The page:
One of my photos

Wallowing in it

September 1st, 2010 · Posted by Skuds in Life · 3 Comments · Life

One of our home-made lighting gantries at New Barn House

I have been putting off going through my photos for a while because it was a bit daunting, but now I have started and it turns out to be a much better way to pass an evening than watching TV and I have already scanned in some of my favourites from two albums which cover my last year at school and the year or so immediately afterwards.All these older pictures would have been taken with little instamatic cameras, probably with those 110 or 126 cartridges.  The nostalgia is not just in the contents but also in the very format of the prints, some of them with the rounded corners and with that peculiar 70s colour to them.  How times change.  With digital cameras now we think nothing of taking several hundred photos on a day out, but back then a 24-exposure film might last months.

Having a quick flick through the albums I came across some pictures taken in Tunisia the first time I went.  There were only 3 or 4 of them.  Last year I went for a week and took 300 or 400 in the first few days.

The picture above is of the grounds of New Barn House in Lindsell, Essex.  It was a grand but uninhabited house which we took over two years running to do Shakespeare in the open air.   We hired proper lights but built our own gantries by nailing planks of wood together.  Cables ran back across the grass to a control panel in the house and sheets of plastic were thrown over to protect them from the wet.   This was in the days before health and safety.  We are probably lucky to have survived.

Fyfield: the middle quad from above

One set of photos has a particular significance for me.   They are only tiny pictures – 35mm across I imagine because they are cut from a contact sheet.

The significance is that I developed these myself in the darkroom at school.  I didn’t take them – that was done by one of our teachers – but when he developed the film he let us do prints of them to learn how to do all the timing and everything.

I never did get into developing my own films, too much hassle finding a space and having all the chemicals, but I do appreciate having had the chance to do it.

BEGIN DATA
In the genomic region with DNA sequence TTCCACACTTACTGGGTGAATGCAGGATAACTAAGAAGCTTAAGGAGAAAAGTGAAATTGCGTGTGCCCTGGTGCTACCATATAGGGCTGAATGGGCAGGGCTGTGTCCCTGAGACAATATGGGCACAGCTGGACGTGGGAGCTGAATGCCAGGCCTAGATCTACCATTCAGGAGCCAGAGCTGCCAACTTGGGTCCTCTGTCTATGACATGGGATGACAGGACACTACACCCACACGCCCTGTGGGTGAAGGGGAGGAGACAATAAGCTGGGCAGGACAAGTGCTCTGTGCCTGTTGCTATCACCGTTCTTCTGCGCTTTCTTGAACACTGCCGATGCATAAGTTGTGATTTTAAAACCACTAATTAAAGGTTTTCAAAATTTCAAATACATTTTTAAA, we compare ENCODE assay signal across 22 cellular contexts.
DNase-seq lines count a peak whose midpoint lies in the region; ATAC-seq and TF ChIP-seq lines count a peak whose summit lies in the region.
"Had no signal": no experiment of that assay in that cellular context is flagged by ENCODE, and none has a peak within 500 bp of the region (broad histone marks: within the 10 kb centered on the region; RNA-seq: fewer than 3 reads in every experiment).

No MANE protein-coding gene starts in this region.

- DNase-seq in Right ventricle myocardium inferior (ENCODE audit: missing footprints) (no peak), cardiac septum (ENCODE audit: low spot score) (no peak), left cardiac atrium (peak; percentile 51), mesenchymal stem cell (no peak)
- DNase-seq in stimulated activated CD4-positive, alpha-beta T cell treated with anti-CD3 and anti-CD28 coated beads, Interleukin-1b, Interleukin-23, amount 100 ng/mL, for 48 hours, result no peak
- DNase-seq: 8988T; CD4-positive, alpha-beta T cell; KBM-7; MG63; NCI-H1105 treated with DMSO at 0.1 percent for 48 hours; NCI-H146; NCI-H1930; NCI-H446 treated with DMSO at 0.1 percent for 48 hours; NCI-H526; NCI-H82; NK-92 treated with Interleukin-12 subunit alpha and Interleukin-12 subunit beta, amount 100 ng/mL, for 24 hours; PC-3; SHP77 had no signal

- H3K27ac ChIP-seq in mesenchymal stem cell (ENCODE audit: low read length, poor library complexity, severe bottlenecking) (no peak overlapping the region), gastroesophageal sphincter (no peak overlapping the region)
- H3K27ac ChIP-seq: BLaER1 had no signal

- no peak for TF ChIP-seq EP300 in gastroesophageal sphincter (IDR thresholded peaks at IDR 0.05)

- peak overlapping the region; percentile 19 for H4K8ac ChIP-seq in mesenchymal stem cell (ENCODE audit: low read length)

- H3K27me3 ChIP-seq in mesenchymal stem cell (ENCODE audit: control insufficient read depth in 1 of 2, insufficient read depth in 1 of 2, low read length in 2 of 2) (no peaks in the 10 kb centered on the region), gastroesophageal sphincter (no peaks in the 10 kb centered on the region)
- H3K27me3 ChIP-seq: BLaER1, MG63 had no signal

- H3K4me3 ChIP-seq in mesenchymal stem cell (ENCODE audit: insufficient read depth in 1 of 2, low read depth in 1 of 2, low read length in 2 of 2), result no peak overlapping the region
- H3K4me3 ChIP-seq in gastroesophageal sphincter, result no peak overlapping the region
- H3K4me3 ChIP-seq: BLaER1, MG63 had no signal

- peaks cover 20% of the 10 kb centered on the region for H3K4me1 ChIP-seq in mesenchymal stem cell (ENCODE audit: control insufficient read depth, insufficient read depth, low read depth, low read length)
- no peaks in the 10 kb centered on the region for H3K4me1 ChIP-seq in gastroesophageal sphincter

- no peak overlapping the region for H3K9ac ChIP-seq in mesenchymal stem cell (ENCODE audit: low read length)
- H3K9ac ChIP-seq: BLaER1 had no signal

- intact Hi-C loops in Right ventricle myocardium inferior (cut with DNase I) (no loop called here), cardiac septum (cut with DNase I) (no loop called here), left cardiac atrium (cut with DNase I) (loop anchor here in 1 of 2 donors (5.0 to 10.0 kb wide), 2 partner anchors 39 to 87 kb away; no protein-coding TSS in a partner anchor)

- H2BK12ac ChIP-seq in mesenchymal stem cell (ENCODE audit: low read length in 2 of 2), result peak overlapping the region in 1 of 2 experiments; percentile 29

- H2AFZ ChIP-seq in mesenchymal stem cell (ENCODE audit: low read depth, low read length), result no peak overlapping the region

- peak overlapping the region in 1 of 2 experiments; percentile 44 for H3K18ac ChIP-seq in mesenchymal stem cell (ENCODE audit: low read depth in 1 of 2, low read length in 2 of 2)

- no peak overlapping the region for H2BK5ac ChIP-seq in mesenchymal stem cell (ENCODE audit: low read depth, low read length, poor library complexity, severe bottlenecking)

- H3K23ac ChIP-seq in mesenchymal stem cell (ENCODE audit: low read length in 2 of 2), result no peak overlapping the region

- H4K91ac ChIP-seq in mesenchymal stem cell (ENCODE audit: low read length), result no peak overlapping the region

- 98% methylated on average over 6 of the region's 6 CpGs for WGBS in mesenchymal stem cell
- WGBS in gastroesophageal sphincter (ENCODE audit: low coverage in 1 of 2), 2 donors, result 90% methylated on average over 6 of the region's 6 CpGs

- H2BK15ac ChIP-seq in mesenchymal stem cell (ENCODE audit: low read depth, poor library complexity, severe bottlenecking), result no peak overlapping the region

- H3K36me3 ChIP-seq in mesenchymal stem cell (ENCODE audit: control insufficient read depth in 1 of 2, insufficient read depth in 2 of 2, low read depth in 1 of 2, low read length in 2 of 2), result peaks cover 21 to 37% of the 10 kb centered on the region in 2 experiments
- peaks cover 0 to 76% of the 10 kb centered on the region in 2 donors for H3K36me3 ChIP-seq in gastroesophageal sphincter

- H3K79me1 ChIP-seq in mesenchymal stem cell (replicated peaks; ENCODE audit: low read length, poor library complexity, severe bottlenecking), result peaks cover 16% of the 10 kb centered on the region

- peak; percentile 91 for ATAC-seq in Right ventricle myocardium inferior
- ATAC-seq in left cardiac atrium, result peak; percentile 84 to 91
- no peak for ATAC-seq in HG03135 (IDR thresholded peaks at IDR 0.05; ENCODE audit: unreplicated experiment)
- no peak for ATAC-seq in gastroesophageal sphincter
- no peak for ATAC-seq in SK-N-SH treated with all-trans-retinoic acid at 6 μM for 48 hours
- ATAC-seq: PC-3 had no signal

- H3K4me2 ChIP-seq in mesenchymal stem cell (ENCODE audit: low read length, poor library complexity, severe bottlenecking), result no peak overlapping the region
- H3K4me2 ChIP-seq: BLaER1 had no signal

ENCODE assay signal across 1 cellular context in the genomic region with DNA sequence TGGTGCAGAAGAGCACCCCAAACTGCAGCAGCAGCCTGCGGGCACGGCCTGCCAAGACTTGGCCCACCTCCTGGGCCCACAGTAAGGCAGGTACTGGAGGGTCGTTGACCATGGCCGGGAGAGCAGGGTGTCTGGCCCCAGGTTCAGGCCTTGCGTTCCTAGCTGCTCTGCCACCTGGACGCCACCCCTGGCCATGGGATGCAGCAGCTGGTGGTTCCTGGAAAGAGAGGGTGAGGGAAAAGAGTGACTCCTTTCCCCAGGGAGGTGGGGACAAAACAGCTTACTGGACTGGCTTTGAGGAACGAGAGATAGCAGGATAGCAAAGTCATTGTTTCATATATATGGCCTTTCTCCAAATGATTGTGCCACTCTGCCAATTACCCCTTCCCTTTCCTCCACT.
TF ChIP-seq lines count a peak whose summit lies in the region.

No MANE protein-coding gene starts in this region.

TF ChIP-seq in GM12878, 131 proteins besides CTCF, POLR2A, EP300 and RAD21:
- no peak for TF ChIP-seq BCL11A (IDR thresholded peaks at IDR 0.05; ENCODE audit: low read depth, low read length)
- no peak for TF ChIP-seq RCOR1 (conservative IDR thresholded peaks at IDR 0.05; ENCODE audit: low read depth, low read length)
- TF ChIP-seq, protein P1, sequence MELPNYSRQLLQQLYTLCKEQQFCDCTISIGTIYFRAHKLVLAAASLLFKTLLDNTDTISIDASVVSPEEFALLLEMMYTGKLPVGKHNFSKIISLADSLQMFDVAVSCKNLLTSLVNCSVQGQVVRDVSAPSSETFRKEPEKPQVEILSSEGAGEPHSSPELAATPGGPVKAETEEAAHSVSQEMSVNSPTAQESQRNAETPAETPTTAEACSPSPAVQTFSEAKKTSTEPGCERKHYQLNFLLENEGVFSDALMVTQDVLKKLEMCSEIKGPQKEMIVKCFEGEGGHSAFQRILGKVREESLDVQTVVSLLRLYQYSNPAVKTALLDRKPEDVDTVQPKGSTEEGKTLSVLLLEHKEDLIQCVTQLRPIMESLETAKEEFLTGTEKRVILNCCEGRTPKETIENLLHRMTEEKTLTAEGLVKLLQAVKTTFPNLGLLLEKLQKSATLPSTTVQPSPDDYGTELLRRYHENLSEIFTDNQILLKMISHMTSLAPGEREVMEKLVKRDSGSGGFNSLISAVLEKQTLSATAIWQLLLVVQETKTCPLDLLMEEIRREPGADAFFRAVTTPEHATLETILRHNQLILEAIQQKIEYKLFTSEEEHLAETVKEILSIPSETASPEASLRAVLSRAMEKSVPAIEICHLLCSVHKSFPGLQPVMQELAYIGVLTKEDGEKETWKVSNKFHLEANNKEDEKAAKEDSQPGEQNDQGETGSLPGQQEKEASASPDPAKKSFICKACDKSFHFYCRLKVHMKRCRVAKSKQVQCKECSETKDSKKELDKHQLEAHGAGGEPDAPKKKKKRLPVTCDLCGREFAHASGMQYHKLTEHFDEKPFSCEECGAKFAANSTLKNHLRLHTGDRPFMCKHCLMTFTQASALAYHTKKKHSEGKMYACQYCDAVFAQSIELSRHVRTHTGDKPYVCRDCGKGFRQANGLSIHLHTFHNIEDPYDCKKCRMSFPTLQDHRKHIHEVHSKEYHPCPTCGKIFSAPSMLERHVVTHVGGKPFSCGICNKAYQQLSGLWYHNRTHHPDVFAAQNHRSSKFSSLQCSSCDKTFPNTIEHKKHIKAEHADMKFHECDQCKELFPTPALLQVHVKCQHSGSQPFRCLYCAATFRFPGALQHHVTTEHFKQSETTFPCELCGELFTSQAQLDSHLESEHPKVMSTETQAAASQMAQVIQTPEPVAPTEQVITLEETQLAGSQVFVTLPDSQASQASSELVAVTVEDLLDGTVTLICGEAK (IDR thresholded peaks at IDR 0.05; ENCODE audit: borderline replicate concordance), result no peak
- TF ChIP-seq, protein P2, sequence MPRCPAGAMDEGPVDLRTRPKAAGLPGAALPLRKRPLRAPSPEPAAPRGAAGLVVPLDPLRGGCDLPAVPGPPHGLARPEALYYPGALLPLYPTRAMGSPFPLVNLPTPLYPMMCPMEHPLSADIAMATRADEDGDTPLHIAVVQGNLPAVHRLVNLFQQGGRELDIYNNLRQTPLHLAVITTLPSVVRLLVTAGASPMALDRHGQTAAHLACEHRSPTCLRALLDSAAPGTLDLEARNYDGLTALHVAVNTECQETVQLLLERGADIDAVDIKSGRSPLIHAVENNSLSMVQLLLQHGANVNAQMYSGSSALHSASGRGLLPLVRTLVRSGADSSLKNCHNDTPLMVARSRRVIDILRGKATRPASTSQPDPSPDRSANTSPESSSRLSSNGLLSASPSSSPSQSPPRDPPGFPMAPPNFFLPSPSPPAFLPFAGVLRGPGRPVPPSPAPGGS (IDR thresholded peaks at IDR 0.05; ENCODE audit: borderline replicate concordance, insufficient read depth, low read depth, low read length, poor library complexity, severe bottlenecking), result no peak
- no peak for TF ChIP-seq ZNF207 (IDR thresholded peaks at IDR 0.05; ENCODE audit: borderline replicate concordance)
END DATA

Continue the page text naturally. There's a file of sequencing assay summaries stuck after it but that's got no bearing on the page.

Not looking forward to the next few albums.  I had a quick look through and they are very 80s indeed.  There are a couple where I look like I am auditioning for a Haircut 100 tribute band.

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3 Comments so far ↓

  • Rob Glover

    Have just volunteered to scan my parent’s collection of Kodakchrome transparencies dating from 1965-1979, they dug them out for me the other week and it’s still amazing how well the colour holds up compared to prints from the same era. As you say, some of the ’70s prints you can date from the style of the paper and even the colour cast of they dyes used.
    I’ll scan the transparencies at film resolution and see what they come out like, there are some _very_ young Robs on them.
    It’s amazing how quickly I’ve got used to digital photography and how liberating it is. As you say in the 70s I recall Dad would buy a roll of film for the holidays that could give you 12 transparencies. Every photo was posed, very few just taken on spec.

  • Skuds

    So far I have not come across any of those triple prints. Remember those? You would get a big photo and then two sort of thumbnails next to it.

    What surprised me was, given how few photos we took then, the number I have that are of apparently random things. Maybe some were of the ‘using up the last couple of frames so i can get it developed’ genre.

  • Rob Glover

    Yes, there was that. That’s how I have random photos of my album collection, kitchen, car etc from the late 80s through to the 90s. Using up film which contained holiday snaps taken 6 months previously!